An extra 2 -4 psi will actually increae grip so many run a bit higher, but not above the number on the tire sidewall.

One last thing, check and set tires presures COLD. That is with the car not haveing been driven for several hours (at least 3 - 4). Otherwise you will have the actual pressure set too low. If you don't have air at home, check them at home, write down each one. Figure how many psi you need to add to each tire, then drive to the 7-11 or gas station, and check the tires again, add the asmount of air you figured out at home. Which will bring you to a higher pressure than you expect, but that is OK< you are compensating for the hotter tire having incresed pressure, which is OK.

Example, you decide you want to run 40 all around. You check at home and the front show 35 and the rears 37 so you need to add 5 to the fronts and 3 to the rears. You drive to the air suppply. You check them, you find the the fronts are now 38 and the rears 39. So you pump the fronts up to 38 + 5 = 43 and the rears to 39 + 3 = 42. The next morning if you are so obsessive you check them again, they should be 40 all around.

Pinecone
02-19-2006, 05:54 AM
On my truck, I don't check the pressure but instead do a walk around when getting into the truck. With the high profile tires, its easily to spot a low pressure tire. On my BMW, a tire can be down a bit and still look ok, so I check every couple weeks during driving season, and before long road trips, and four times or more a day at track events.

If they are steel belted radials, they wil still not look low until way too low. Think Firestone on Explorers. A lot of their problem was a specified tire pressure of about 26 psi, coupled with people hot checking tire pressure. Yes, some manufacturing defects helped also, but low tire pressure caused a large part of the problem.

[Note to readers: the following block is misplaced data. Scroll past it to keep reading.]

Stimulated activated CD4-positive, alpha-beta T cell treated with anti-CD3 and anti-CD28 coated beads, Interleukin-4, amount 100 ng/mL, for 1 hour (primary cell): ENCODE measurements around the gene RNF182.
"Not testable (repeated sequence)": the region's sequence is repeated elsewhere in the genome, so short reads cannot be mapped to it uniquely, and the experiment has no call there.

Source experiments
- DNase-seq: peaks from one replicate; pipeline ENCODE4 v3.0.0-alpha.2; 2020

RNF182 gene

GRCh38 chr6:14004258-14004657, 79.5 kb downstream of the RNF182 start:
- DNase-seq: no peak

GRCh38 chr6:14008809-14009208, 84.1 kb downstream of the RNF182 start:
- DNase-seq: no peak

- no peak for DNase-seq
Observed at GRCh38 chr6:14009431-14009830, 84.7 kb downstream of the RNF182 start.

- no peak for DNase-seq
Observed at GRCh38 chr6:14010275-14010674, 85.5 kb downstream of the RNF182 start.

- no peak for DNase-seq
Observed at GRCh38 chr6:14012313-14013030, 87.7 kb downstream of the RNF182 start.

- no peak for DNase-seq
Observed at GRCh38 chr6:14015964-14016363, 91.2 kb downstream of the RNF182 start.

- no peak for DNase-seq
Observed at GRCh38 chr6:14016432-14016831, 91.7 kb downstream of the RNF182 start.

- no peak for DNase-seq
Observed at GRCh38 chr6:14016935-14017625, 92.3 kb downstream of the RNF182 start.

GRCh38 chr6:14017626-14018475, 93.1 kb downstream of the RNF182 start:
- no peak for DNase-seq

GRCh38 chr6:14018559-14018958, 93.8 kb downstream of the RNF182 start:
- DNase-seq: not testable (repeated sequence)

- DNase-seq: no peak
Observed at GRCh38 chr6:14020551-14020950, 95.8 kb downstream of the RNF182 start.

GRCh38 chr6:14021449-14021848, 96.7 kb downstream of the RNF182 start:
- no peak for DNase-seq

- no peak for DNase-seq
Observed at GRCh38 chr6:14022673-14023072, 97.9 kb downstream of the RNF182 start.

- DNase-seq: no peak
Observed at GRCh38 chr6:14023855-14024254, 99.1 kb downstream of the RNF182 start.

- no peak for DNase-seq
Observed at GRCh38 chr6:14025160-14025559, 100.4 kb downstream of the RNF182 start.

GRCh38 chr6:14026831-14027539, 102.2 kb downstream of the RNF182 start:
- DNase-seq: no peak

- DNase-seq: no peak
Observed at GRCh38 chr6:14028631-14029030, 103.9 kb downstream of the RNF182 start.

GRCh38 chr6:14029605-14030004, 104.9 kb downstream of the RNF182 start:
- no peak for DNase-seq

The high profile tires on our Jeep Grand Cherokee could be under 18 psi before they "looked" low.

rwebbe
02-20-2006, 09:20 PM
The Contis and Kuhmos used air every 2 weeks. The top of the line Michelins following bedding in on rims use little or no air. I found same to be true on my '97 528. I should add top of the line make a BMW steer and hold road like glue compared to other tires. Sure, 950 bucks for 4 with warranty etc, out the door (Tire Rack) is big stuff, but BMW big car and worth it.;) :)

avalys
02-20-2006, 09:50 PM
On my BMW, a tire can be down a bit and still look ok
That's funny, I've noticed the exact opposite: my tires always look low even when they're properly inflated.

eraserhead
02-20-2006, 11:30 PM
having to check tires cold is so true. I was about to go to a 7-11 after driving on saturday when I read 25.5 psi. The next mornng they were 22-23.5. What a difference.? I just found it hard to match tires exactly in terms of pressure. Is it a big deal if there is a 0.5 or 1 psi difference between tires?

FenPhen
02-21-2006, 12:37 AM
having to check tires cold is so true. I was about to go to a 7-11 after driving on saturday when I read 25.5 psi. The next mornng they were 22-23.5. What a difference.? I just found it hard to match tires exactly in terms of pressure. Is it a big deal if there is a 0.5 or 1 psi difference between tires?Driving around on your tires will warm them up and easily add several psi. Measure them cold, calculate how many psi each wheel needs. At the pump, measure again, and then add the psi you calculated beforehand. Best to overfill a little bit, then check the next morning and bleed air out as necessary to get them just right.